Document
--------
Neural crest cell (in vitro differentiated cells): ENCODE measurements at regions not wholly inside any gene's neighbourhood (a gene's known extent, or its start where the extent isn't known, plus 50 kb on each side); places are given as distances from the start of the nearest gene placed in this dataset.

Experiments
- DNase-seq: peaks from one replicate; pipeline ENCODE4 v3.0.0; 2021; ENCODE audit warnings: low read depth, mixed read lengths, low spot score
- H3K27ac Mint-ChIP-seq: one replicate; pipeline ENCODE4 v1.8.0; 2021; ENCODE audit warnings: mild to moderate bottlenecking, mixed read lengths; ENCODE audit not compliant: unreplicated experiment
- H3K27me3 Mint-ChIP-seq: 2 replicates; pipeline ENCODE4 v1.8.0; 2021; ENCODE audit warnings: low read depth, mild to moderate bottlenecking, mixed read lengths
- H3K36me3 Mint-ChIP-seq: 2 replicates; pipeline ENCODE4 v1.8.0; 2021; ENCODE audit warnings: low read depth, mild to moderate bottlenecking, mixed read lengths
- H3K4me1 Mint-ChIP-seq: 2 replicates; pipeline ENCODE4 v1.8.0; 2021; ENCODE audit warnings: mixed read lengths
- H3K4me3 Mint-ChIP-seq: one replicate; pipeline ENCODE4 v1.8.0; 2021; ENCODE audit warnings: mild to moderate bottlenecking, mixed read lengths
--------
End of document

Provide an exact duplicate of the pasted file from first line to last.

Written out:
Neural crest cell (in vitro differentiated cells): ENCODE measurements at regions not wholly inside any gene's neighbourhood (a gene's known extent, or its start where the extent isn't known, plus 50 kb on each side); places are given as distances from the start of the nearest gene placed in this dataset.

Experiments
- DNase-seq: peaks from one replicate; pipeline ENCODE4 v3.0.0; 2021; ENCODE audit warnings: low read depth, mixed read lengths, low spot score
- H3K27ac Mint-ChIP-seq: one replicate; pipeline ENCODE4 v1.8.0; 2021; ENCODE audit warnings: mild to moderate bottlenecking, mixed read lengths; ENCODE audit not compliant: unreplicated experiment
- H3K27me3 Mint-ChIP-seq: 2 replicates; pipeline ENCODE4 v1.8.0; 2021; ENCODE audit warnings: low read depth, mild to moderate bottlenecking, mixed read lengths
- H3K36me3 Mint-ChIP-seq: 2 replicates; pipeline ENCODE4 v1.8.0; 2021; ENCODE audit warnings: low read depth, mild to moderate bottlenecking, mixed read lengths
- H3K4me1 Mint-ChIP-seq: 2 replicates; pipeline ENCODE4 v1.8.0; 2021; ENCODE audit warnings: mixed read lengths
- H3K4me3 Mint-ChIP-seq: one replicate; pipeline ENCODE4 v1.8.0; 2021; ENCODE audit warnings: mild to moderate bottlenecking, mixed read lengths